Good to know – garlic is a natural antibiotic, is anti fungal and anti microbial.

Ideas for Use – raw or cooked, in salads, pastas, soups, the list is endless.

MushroomsMushrooms

The Chinese and Japanese have long used mushrooms as medicine– and for good reason. Mushrooms help boost the production of white blood cells, remove toxins from the body, and restore our bodies’ natural balance. The most potent cold and flu-fighting mushrooms are shitake, maitake and reishi.

Good to know – mushrooms are also a source of vitamin d, which is also effective in itself to boost the immune system.

Ideas for Use – toss into a salad with berries and pumpkins seeds, or use in a soup to create a tasty mushroom soup.

Yogurt

Yogurt

About 70 percent of our immune system resides in our gut – so a healthy digestive system makes for a healthy body. Probiotics are good bacteria that keep naturally occurring bad bacteria in check – kind of like a bouncer for the intestines. To keep a healthy population of good bacteria, choose a plain yogurt (sugar and sweeteners can suppress the immune system).

Good to know – sugar kills the effects of the probiotics, so purchase plain and add your own fruit.

Ideas for Use– put in smoothies or make a parfait with berries and my homemade granola.

pumpkin seedsPumpkin Seeds

Pumpkin seeds are brimming with the mineral zinc, which can help you fight colds and flu. Zinc plays a central role in immune function by increasing the production of various immune cells that are involved in the body’s response to viruses.

Good to know – with any nut or seed it best to store them in your fridge or freezer for a longer shelf life. Heat, light and air can turn the oil in nuts/seeds rancid.

Ideas for Use – Add to granola and top with yogurt or kefir; use in pesto instead of pine nuts; or toast in a dry skillet with sea salt and sprinkle over soups, salads, and roasted root vegetables.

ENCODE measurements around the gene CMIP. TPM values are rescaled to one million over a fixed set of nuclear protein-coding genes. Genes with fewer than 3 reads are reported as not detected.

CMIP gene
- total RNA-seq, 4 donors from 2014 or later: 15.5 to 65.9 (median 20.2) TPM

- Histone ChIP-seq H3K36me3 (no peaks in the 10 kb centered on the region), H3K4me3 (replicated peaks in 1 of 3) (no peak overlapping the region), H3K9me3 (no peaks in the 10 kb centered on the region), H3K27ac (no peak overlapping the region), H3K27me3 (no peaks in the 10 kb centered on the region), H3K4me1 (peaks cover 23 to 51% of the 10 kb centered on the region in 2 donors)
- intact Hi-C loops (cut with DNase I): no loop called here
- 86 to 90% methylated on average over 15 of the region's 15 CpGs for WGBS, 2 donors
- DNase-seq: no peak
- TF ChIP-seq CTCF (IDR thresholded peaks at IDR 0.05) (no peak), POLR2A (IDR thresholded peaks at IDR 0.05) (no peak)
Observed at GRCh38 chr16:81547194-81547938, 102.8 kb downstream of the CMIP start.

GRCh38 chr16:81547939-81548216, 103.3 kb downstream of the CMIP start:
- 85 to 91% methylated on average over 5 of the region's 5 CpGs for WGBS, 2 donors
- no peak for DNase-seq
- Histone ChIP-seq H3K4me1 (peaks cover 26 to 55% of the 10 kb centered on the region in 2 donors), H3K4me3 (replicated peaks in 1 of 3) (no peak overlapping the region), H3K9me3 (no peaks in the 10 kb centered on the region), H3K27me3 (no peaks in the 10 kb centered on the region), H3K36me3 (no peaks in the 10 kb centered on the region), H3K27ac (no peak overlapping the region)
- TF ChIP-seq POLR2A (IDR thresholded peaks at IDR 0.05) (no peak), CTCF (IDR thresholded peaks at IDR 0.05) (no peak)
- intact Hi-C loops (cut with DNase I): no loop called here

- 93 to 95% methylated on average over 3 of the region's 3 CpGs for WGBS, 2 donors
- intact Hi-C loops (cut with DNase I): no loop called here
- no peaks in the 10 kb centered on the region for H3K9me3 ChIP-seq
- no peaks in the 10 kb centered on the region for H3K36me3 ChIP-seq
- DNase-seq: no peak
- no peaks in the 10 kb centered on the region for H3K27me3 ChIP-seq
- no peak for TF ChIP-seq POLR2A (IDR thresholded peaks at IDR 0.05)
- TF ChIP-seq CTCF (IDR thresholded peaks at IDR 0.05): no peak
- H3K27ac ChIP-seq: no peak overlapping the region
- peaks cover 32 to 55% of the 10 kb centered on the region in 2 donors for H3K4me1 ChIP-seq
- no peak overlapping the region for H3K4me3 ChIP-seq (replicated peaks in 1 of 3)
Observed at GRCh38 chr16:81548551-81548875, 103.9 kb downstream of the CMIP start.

ginger rootGinger

Ginger comes to the aid when we’re sick in some powerful ways. Besides soothing a scratchy throat, it has chemicals called sesquiterpenes that target rhinoviruses — which are the most common family of cold viruses — as well as substances that help suppress coughing.

Good to know – Ginger is also a natural pain and fever reducer and a mild sedative so you’ll feel more comfortable and be able to rest easier.

Ideas for Use – peel the skin and chopped into pieces place into  pot of water and boil, ginger tea can be very soothing.  Try it in a smoothie with kale and lemon.

Green tea leavesGreen Tea

Polyphenols, potent plant antioxidants, are what’s believed to give green tea its immune-boosting effects. One laboratory study suggested that a particular type of polyphenols called catechins may kill influenza viruses. To maximize benefits and reduce bitterness, use just-below-boiling water and steep green tea no more than a minute or two. A little lemon and honey can also help blunt the bitterness.

Good to know –  don’t add milk, because the proteins will bind to the polyphenols, making them ineffective.

Ideas for Use – drink by the cup, or add matcha to your smoothie. Make an iced green tea add lemon to flavour it and a touch of honey to sweeten.

Hot Chocolate Smoothie

Hot Chocolate Smoothie

Hot Chocolate Smoothie

Smoothies are great way to get mega nutrition into a glass, they are quick and easy to make and are a fantastic option for breakfast. However, on those cold winter mornings the last thing I want to have for breakfast is a cold smoothie. 
 
Here is a Hot Chocolate Smoothie that will keep you warm, full and satisfied all morning long. 
Yes, you can have chocolate for breakfast!

Ingredients:

  • 1 banana
  • 1 cup of spinach
  • 1 tbsp raw cacao powder
  • 1 tbsp raw cacao nibs
  • 3 dates
  • 1/4 cup pumpkin seeds
  • 1 tbsp chia seeds
  • 1 cup of boiling water (you can add more water depending on the consistency you like)

Directions:

Step 1 – Put all ingredients into a blender and blend until desired consistency.  Enjoy!